Overview[ edit ] The novel features a mixture of real and fictional characters that are all connected to the extended family of Victor "Pug" Henry, a fictional middle-aged Naval Officer and confidant of President Franklin Delano Roosevelt. In the television version, he also meets German General Armin von Roon. In the book he only meets Von Roon later at a Berlin dinner party. Realizing that this would mean war with the Soviet Union , he concludes that the only way for Germany to safely invade is to agree not to go to war with the Soviets. Although this new assignment again delays his desired sea command, it gives him the opportunity to travel to London , Rome , and Moscow where he meets Winston Churchill , Benito Mussolini , and Joseph Stalin in addition to Adolf Hitler , whom he met in Berlin. Through Pug, she meets a widowed engineer named Palmer Fred Kirby, who later will be involved in the first phase of the Manhattan Project.
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Wouk died in his sleep early Friday, May 17, , according to his literary agent Amy Rennert. He was Benc Jr. Wouk was just 10 days shy of his th birthday and was working on a book until the end, said his literary agent Amy Rennert. Rennert said Wouk died in his sleep at his home in Palm Springs, California, where he settled after spending many years in Washington, D. Among the last of the major writers to emerge after World War II and first to bring Jewish stories to a general audience, he had a long, unpredictable career that included gag writing for radio star Fred Allen, historical fiction and a musical co-written with Jimmy Buffett.
Wouk pronounced WOKE was an outsider in the literary world. From Ernest Hemingway to James Joyce, major authors of the 20th century were assumed either anti-religious or at least highly skeptical.
But Wouk was part of a smaller group that included C. For much of his life, he studied the Talmud daily and led a weekly Talmud class. He gave speeches and sermons around the country and received several prizes, including a lifetime achievement award from the Jewish Book Council. Wouk had a mixed reputation among critics. In , the Library of Congress marked his 80th birthday with a symposium on his career; historians David McCullough, Robert Caro, Daniel Boorstin and others were present.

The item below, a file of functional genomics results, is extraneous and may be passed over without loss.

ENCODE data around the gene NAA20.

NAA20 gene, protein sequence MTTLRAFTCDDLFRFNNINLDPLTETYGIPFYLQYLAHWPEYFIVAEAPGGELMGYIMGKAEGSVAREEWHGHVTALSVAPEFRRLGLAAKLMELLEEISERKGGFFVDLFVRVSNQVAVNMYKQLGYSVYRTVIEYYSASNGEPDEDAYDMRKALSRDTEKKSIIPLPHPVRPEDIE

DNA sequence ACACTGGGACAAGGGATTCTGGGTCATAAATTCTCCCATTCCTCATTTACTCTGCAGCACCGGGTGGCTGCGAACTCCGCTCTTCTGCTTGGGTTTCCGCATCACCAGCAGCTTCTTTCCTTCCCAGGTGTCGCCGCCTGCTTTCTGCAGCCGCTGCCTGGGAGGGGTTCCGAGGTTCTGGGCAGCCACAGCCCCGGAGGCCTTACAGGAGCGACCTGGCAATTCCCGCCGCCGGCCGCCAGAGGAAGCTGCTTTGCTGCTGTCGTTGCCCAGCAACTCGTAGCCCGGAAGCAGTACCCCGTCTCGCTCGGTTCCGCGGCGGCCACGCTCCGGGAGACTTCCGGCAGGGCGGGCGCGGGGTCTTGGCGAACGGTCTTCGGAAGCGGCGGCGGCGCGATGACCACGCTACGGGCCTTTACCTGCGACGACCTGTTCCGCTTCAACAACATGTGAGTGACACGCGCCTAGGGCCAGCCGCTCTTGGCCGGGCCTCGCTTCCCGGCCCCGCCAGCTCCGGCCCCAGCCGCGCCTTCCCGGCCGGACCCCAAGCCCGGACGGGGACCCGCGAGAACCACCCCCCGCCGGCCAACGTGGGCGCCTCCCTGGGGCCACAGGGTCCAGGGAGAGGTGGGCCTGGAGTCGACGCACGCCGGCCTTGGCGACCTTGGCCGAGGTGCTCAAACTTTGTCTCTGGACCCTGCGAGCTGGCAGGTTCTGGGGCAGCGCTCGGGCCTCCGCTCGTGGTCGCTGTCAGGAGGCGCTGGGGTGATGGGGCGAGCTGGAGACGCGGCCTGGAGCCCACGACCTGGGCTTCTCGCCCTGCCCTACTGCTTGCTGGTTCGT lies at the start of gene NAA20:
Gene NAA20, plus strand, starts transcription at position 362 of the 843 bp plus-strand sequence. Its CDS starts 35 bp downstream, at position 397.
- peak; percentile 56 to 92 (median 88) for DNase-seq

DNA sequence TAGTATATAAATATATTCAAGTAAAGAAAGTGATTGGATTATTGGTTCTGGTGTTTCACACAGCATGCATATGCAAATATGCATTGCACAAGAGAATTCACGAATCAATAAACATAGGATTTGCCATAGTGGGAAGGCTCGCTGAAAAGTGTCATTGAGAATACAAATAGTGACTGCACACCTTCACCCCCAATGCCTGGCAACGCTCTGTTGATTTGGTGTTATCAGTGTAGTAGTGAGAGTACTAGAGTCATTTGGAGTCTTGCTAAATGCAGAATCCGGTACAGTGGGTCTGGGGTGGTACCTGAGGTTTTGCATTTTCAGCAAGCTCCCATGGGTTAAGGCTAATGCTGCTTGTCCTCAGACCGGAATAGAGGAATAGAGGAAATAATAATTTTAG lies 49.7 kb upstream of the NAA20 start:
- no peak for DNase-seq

His father would read to him from Sholem Aleichem, the great Yiddish writer. If war had not intruded, he might have stuck to comedy sketches.
After the bombing of Pearl Harbor he enlisted in the Navy and served as an officer in the Pacific. But his next book looked into domestic matters. Wouk spoke often of his concern about assimilation and this story told of an aspiring Jewish actress whose real name was Marjorie Morgenstern.
Then he writes about this girl and nothing happens. He should burn this book and forget it. He was famous enough to appear on the cover of Time magazine, even as some Jews complained his book perpetuated stereotypes and critics complained he was too old-fashioned, too accepting of authority.
He believed that among writers, anti-conformity was a kind of conformity. They preached not to the converted, but to the curious. They anticipated arguments about religion and tried their best to answer them.
His books followed no proven formula.
THE WINDS OF WAR
His father toiled for many years to raise the family out of poverty before opening a successful laundry service. After a brief period as a young adult during which he lived a secular life, he returned to religious practice. S Naval Reserve in and served in the Pacific Theater during World War II , an experience he later characterized as educational: "I learned about machinery, I learned how men behaved under pressure, and I learned about Americans. He participated in eight invasions and won a number of battle stars. Wouk sent a copy of the opening chapters to philosophy professor Irwin Edman , under whom he studied at Columbia,  who quoted a few pages verbatim to a New York editor. The novel was published in and became a Book of the Month Club main selection. At one point she remarked that if they did not like this one, he had better take up another line of work a line he would give to the character of the editor Jeannie Fry in his novel Youngblood Hawke ,
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‘Caine Mutiny,’ ‘Winds of War’ author Herman Wouk has died